RE: Style vs. transformation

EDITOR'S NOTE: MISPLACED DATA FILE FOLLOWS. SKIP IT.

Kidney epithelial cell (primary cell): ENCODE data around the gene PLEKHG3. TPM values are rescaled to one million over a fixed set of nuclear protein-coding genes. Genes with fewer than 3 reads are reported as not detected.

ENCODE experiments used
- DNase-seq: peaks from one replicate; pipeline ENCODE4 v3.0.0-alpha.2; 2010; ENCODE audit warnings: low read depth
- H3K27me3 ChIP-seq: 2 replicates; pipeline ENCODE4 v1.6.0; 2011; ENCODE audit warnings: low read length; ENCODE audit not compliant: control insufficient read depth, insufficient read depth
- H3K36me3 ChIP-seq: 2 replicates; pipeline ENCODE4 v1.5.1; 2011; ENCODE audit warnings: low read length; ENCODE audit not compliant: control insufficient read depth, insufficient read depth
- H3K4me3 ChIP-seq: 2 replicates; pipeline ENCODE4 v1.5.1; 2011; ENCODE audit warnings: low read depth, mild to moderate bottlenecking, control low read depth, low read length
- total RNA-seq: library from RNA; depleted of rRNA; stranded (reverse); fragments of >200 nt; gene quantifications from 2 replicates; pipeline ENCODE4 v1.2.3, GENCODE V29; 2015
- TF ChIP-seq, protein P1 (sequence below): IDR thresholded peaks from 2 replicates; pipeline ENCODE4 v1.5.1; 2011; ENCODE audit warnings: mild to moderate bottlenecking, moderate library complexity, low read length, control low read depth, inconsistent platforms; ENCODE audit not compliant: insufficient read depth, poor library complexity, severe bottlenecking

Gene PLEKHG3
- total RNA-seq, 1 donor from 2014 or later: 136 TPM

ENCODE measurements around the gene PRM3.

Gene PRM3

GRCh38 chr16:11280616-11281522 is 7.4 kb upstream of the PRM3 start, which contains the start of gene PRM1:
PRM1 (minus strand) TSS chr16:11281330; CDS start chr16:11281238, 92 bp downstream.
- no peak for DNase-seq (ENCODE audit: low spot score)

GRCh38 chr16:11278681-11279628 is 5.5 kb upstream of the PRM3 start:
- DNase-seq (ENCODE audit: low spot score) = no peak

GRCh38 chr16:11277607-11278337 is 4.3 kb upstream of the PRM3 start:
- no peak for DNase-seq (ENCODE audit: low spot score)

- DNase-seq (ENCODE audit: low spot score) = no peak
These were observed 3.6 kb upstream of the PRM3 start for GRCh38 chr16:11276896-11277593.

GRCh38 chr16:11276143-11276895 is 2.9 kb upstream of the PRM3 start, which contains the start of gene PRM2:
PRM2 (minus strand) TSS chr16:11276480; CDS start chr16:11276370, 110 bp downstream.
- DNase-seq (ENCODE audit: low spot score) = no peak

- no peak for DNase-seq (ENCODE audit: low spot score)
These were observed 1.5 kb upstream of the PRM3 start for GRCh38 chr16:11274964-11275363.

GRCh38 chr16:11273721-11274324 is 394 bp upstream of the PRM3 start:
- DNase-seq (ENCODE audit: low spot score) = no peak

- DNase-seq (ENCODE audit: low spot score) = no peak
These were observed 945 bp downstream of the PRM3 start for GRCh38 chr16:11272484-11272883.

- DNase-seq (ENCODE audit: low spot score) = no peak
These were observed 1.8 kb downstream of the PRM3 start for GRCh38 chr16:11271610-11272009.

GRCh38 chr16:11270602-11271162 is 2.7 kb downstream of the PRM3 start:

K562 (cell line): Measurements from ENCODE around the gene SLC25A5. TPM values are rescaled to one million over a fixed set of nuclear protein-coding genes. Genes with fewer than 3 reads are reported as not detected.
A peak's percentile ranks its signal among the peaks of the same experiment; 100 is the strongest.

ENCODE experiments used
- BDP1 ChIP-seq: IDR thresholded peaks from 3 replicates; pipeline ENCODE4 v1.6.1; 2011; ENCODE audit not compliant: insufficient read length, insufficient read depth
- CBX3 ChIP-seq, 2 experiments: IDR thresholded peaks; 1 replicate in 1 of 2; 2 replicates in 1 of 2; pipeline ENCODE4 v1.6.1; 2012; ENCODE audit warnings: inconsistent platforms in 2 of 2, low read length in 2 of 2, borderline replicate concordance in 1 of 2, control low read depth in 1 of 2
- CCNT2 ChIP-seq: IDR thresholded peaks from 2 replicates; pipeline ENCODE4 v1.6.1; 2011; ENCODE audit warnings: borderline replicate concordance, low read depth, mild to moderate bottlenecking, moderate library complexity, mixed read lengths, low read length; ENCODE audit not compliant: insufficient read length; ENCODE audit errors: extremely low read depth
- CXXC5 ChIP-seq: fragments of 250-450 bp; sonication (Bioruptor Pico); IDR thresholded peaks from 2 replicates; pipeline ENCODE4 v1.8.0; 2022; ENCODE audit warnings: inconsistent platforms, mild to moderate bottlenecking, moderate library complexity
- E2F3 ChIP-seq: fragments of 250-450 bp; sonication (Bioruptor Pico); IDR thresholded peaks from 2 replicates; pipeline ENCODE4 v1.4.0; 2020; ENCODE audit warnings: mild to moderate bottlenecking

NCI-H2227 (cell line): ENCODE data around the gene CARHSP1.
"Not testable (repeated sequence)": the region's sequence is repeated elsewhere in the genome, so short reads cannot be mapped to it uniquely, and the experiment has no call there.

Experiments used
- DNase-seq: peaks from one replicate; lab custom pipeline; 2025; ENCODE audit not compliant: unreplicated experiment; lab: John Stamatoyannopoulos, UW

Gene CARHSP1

Tony Stewart wrote: "I think this is a valid complaint about the XSL syntax: there is no syntactic distinction between literals that are intended to be output as text strings, and keywords that trigger additional processing." This is something I think I can answer because I had this confusion originally as well, but after many readings of the spec, I resolved it. There are no "literals" in the XSL syntax. If there were literals, then one could say: <foo><children/></foo>, but one CAN'T. Within XSL, you are restricted to the flow objects that the XSL processor understands. It's extremely convenient that the set of flow objects that that the MS-XSL processor implements are identical in name and function to their HTML counterparts, but don't be confused that the XSL is *necessarily* producing HTML. It could just as easily produce Postscript, PDF, or some other display medium. You cannot use flow objects that are not a) built in, or b) otherwise defined within your XSL stylesheet. The upshot of this is that the designers of an XSL processor must avoid creating any core flow objects with names that conflict with other keywords (e.g. <children/>), just the same as they must avoid giving two flow objects the same name. BTW, this lack of "literals" is a good thing because it makes XSL validatable. Rob XSL-List info and archive: http://www.mulberrytech.com/xsl/xsl-list
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